Growing up on a cattle farm in Fillmore, Lacey Knodle has been around animals her entire life, and although her college career has taken her from the family farm, it hasn't taken her from the animals she's become so passionate about.
After graduating from Nokomis High School in 2015, the daughter of Todd and Amy Knodle spent two years at Lake Land College in Mattoon, where she joined their livestock judging team.
Knodle was a natural fit on the livestock judging team, having grown up showing cattle with her very first show at the Montgomery County 4-H Park in Butler.
"My family has quite the cow herd," Knodle said proudly. "I really had a big interest in the cow/calf operation, and I've always enjoyed working with cattle."
During her seventh grade year in Nokomis, she started to do some livestock judging with the Nokomis FFA chapter. She would later join the Montgomery County livestock judging team her junior and senior years where she got her first experiences with the oral reasoning portion of the competition.
When she arrived at Lake Land College, Knodle said she quickly became heavily involved with their livestock judging team for two years, traveling all over the country to places like Texas, Colorado, Kansas, Nebraska and Kentucky to name a few. As a sophomore, she won a competition in Mississippi, and also had some success at a meet in Denver, CO.
And from her experiences at Lake Land College, she was recruited to be part of the livestock judging team at Iowa State University in Ames, IA. Knodle said it was definitely a big change going to a bigger school and a bigger class size, but she also had some really great experiences with the livestock judging team.
"The livestock judging team there was so much more advanced," Knodle said. "My other teammates came from different backgrounds with a lot of ideas. I really learned a lot."
Knodle said her team had 15 members, and that she would compete as an individual at the livestock judging contest, but at the end of the day, scores are tallied together for a team competition as well.
For a typical competition, Knodle said she wakes up around 4 a.m. for an "all-day marathon of judging." Team members are required to wear professional judging clothes. The contests usually start around 7 or 8 a.m., and the morning includes judging 12 classes of animals. They have to take careful notes while judging, as they have to provide oral reasoning in eight of those classes in the afternoon. Typically, Knodle said the majority of the livestock classes are cattle, in addition to a few on swine and a few on sheep and goats.
"I really had to learn a ton about hogs and sheep," Knodle said. "Some of the basics are the same, but there was a lot to learn in the details."
In addition to livestock judging competitions, Knodle has put her skills to good use helping to judge county fairs.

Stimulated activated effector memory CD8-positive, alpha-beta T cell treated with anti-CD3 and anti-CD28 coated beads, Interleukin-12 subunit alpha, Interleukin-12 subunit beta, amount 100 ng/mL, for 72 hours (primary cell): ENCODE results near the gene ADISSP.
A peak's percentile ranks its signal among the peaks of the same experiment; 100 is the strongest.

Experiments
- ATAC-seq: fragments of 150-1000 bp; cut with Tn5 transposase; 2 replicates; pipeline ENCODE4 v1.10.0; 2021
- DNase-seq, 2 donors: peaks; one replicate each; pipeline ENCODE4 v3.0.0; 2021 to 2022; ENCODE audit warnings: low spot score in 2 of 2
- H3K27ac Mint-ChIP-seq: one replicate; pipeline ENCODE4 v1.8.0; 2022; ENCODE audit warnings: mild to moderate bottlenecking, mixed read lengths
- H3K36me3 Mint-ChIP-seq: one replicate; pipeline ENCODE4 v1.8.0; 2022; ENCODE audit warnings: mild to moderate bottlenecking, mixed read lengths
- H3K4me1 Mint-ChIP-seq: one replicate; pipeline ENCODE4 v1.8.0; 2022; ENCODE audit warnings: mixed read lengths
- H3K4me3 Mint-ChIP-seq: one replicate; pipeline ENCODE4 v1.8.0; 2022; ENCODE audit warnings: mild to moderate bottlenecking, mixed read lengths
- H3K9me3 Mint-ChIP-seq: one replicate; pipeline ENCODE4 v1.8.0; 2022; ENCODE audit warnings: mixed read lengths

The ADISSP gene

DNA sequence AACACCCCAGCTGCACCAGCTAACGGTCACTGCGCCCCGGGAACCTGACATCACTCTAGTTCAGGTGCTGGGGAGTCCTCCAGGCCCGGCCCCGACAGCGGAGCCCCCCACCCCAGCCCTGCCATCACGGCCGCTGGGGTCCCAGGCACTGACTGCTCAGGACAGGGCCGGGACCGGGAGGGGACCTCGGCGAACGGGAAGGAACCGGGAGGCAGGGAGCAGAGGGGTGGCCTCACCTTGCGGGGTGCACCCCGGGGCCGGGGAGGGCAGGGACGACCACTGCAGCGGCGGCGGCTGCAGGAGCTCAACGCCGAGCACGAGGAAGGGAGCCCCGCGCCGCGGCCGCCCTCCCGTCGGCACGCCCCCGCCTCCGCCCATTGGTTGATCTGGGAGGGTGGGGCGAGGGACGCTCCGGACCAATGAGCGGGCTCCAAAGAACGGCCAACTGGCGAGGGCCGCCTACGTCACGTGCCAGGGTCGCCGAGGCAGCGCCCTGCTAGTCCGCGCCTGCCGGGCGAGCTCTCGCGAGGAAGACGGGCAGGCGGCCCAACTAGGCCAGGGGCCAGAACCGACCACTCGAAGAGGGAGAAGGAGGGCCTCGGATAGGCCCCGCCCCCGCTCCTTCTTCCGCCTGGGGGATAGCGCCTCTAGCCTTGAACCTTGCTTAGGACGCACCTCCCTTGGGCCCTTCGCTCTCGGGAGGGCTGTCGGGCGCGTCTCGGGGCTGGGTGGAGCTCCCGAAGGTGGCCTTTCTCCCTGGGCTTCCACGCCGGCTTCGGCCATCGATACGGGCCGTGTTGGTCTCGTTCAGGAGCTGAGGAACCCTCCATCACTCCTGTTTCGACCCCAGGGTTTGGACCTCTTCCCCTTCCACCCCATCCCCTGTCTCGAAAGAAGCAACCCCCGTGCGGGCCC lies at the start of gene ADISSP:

"You kind of get the chance to feel what it's like on the other side," she said. "There's a lot of pressure, but I try to remember that everyone has a different opinion, and that's okay."
This past year, Knodle and her team competed in ten different livestock judging contests all over the Midwest, giving her the chance to see different parts of the nation.
"I've been very grateful for the chance to travel at a cheap cost," she said. "We had to buy our meals, but the school provided for our hotels and gas."
Knodle said her favorite part of being a member of the livestock judging team was the skills that it has given her, like leadership, team work and dealing with challenges.
"I've learned how to step out of my comfort zone and become a well-rounded public speaker," she said.
Knodle gives special thanks to her livestock judging coaches for giving her these experiences and helping her to build her skills. At Lake Land College, she was coached by Ryan Orrick and Jordan Rauch, and at Iowa State University, she was coached by Dr. Chris Cassady.
"I wouldn’t have had the opportunity if it wasn’t for them," she said.
As she prepares to graduate from ISU this May, Knodle said she will miss being part of the livestock judging team and being around the animals every day.
She has already accepted a job at Hormel in Rochelle, where she will be an associate production supervisor. Knodle also hopes to continue to use the skills she's learned on the livestock judging team to strengthen her family's cattle herd back home, about three and a half hours from her new job. She also hopes to be a county livestock judge when she can, and help strengthen the next generation of farmers.
"I would just encourage everyone in our community to get involved with agriculture as much as possible," she said. "Go support the kids who are showing. Ask lots of questions. They put in a lot of hard work to show their animals. Just be an advocate for agriculture. It's so important."
Knodle said she feels blessed to have been part of such a successful livestock judging team in college, and said that's one of the biggest things that helped her get through school.
"Get out there and dream big," she said. "There's a great big world out there."